“If you don’t behave, I’ll call the police,” is a lie that parents might use to get their young children to behave. Parents’ lies elicit compliance in the short term, but a new psychology study led by Nanyang Technological University, Singapore (NTU Singapore) suggests that they are associated with detrimental effects when the child becomes an adult.
The research team asked 379 Singaporean young adults whether their parents lied to them when they were children, how much they lie to their parents now, and how well they adjust to adulthood challenges.
Adults who reported being lied to more as children, were more likely to report lying to their parents in their adulthood. They also said they faced greater difficulty in meeting psychological and social challenges. Adjustment difficulties include disruptiveness, conduct problems, experience of guilt and shame, as well as selfish and manipulative character.
The research, done in collaboration with Canada’s University of Toronto, the United States’ University of California, San Diego, and China’s Zhejiang Normal University, was published in the Journal of Experimental Child Psychology in September.
Lead author Assistant Professor Setoh Peipei from NTU Singapore’s School of Social Sciences said, “Parenting by lying can seem to save time especially when the real reasons behind why parents want children to do something is complicated to explain. When parents tell children that ‘honesty is the best policy,’ but display dishonesty by lying, such behaviour can send conflicting messages to their children. Parents’ dishonesty may eventually erode trust and promote dishonesty in children.”
“Our research suggests that parenting by lying is a practice that has negative consequences for children when they grow up. Parents should be aware of these potential downstream implications and consider alternatives to lying, such as acknowledging children’s feelings, giving information so children know what to expect, offering choices and problem-solving together, to elicit good behaviour from children.”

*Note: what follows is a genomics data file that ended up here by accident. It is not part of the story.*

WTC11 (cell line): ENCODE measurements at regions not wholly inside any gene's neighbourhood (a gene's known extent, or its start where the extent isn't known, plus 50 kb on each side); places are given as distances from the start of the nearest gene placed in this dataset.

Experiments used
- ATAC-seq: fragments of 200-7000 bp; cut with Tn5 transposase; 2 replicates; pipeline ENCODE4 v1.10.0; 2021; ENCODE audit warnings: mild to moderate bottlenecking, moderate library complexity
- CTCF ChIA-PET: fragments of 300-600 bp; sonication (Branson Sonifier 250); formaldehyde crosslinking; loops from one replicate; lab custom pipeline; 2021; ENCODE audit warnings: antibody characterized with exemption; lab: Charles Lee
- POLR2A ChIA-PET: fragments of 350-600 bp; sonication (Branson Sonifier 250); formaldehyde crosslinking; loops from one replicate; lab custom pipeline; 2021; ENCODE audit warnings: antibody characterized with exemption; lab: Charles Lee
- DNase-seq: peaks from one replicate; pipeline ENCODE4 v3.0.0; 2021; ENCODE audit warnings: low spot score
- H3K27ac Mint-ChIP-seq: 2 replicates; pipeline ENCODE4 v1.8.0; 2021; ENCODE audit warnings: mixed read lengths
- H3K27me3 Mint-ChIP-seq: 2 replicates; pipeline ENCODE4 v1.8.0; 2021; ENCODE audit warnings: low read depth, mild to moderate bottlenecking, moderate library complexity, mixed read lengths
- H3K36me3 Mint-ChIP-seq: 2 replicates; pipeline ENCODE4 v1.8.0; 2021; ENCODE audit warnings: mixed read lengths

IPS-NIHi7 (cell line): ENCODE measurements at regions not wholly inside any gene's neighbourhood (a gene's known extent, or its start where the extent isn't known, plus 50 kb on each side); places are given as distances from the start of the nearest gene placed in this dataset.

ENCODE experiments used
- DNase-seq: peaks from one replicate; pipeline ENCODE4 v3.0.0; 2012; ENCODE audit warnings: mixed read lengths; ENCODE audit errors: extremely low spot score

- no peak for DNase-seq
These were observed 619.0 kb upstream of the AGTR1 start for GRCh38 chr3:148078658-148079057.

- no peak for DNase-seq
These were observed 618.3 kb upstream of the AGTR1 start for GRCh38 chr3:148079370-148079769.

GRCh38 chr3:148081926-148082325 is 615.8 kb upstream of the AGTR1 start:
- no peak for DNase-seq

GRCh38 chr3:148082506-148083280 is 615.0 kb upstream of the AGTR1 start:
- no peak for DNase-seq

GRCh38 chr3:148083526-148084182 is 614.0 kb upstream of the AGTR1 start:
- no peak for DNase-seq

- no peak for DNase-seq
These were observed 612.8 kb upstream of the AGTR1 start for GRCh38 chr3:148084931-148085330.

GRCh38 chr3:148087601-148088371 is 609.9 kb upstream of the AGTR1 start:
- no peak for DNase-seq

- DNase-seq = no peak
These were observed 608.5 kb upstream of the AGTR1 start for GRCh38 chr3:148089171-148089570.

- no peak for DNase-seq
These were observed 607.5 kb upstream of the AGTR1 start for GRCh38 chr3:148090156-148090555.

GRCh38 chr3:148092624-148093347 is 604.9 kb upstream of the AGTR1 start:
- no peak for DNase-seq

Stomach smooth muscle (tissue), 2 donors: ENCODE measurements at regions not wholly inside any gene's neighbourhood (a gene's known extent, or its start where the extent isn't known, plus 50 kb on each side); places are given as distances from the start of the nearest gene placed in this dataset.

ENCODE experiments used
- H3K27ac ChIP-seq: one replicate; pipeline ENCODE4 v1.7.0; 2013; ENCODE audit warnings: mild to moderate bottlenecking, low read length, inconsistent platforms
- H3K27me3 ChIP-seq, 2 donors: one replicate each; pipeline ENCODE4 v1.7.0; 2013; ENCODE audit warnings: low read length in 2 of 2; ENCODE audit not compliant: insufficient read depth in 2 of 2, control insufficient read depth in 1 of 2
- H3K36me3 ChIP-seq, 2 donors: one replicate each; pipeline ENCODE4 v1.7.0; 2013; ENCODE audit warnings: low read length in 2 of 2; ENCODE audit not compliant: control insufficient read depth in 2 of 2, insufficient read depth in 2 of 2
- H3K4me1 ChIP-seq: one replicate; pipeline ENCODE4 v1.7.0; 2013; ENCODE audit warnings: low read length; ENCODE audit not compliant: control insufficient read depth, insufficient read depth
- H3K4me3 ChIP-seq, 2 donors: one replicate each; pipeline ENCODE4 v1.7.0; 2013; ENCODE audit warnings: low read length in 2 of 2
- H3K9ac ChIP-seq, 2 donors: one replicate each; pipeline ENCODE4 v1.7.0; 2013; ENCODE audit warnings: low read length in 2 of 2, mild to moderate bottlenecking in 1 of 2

How the study was done
379 Singaporean young adults completed four online questionnaires.
The first questionnaire asked participants to recall if their parents told them lies that related to eating; leaving and/or staying; children’s misbehaviour; and spending money. Some examples of such lies are “If you don’t come with me now, I will leave you here by yourself” and “I did not bring money with me today, we can come back another day.”
The second questionnaire asked participants to indicate how frequently as adults they lied to their parents. It asked about lies in relation to their activities and actions; prosocial lies (or lies intended to benefit others); and exaggerations about events.
Lastly, participants filled in two questionnaires that measured their self-reported psychosocial maladjustment and tendency to behave selfishly and impulsively.
The analysis found that parenting by lying could place children at a greater risk of developing problems that the society frowns upon, such as aggression, rule-breaking and intrusive behaviours.
Some limitations of the study include relying on what young adults report about their retrospective experience of parents’ lying. “Future research can explore using multiple informants, such as parents, to report on the same variables,” suggested Asst Prof Setoh.
The authors also pointed out that as the study is correlational in design, which aims to find out the naturally occurring relationships between variables, they are unable to draw causal inferences.
Another area yet to be investigated would be the nature of the lies or goals of the parent. Asst Prof Setoh said, “It is possible that a lie to assert the parents’ power, such as saying “If you don’t behave, we will throw you into the ocean to feed the fish,” may be more related to children’s adjustment difficulties as adults, compared to lies that target children’s compliance, e.g. ‘there is no more candy in the house.”
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